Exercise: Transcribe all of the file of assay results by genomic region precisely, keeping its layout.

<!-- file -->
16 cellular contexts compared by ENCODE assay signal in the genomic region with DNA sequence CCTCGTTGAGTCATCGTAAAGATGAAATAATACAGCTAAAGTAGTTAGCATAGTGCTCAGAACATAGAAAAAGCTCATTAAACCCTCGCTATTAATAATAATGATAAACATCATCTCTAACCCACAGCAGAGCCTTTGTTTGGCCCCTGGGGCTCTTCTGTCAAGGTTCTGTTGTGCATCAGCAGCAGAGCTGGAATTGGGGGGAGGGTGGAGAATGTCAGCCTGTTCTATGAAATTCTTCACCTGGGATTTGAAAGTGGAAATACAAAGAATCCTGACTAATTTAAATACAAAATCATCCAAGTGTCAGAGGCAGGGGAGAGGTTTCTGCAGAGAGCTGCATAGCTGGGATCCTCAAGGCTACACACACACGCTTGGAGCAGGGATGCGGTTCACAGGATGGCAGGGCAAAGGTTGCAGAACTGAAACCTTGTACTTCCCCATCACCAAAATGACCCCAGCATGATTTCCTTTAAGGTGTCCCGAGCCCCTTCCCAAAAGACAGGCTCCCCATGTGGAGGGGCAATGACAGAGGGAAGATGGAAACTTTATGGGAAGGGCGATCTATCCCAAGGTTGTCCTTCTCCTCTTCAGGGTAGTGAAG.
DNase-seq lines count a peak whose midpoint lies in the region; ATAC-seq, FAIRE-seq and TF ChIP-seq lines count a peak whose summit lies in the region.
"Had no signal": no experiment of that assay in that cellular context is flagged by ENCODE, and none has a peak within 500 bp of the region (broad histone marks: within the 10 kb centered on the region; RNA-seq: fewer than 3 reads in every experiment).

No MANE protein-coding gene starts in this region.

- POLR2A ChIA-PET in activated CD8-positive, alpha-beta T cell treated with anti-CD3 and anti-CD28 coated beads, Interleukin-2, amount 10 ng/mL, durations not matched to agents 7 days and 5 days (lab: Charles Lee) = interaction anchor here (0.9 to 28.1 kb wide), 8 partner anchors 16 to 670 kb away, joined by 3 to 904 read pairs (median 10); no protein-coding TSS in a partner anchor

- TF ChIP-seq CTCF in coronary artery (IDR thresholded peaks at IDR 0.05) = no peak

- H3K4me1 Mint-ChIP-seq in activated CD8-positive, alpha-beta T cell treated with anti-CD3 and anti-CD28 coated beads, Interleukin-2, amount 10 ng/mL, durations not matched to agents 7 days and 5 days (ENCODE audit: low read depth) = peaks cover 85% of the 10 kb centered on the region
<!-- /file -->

16 cellular contexts compared by ENCODE assay signal in the genomic region with DNA sequence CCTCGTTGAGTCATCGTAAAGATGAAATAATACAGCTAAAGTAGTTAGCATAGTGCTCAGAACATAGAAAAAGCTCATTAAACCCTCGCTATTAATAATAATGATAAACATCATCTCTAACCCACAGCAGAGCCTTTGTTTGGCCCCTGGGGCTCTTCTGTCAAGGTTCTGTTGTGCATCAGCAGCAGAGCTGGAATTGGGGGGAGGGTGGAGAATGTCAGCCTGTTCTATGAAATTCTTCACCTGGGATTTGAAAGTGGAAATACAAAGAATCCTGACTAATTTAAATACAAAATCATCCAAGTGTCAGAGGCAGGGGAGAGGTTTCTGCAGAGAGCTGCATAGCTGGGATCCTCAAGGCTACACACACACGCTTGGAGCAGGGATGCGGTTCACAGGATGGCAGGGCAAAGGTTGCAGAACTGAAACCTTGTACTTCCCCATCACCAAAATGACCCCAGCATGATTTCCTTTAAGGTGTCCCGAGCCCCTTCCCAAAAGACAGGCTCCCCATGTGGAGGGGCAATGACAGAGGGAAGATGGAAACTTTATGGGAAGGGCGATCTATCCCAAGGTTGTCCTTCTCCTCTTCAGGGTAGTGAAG.
DNase-seq lines count a peak whose midpoint lies in the region; ATAC-seq, FAIRE-seq and TF ChIP-seq lines count a peak whose summit lies in the region.
"Had no signal": no experiment of that assay in that cellular context is flagged by ENCODE, and none has a peak within 500 bp of the region (broad histone marks: within the 10 kb centered on the region; RNA-seq: fewer than 3 reads in every experiment).

No MANE protein-coding gene starts in this region.

- POLR2A ChIA-PET in activated CD8-positive, alpha-beta T cell treated with anti-CD3 and anti-CD28 coated beads, Interleukin-2, amount 10 ng/mL, durations not matched to agents 7 days and 5 days (lab: Charles Lee) = interaction anchor here (0.9 to 28.1 kb wide), 8 partner anchors 16 to 670 kb away, joined by 3 to 904 read pairs (median 10); no protein-coding TSS in a partner anchor

- TF ChIP-seq CTCF in coronary artery (IDR thresholded peaks at IDR 0.05) = no peak

- H3K4me1 Mint-ChIP-seq in activated CD8-positive, alpha-beta T cell treated with anti-CD3 and anti-CD28 coated beads, Interleukin-2, amount 10 ng/mL, durations not matched to agents 7 days and 5 days (ENCODE audit: low read depth) = peaks cover 85% of the 10 kb centered on the region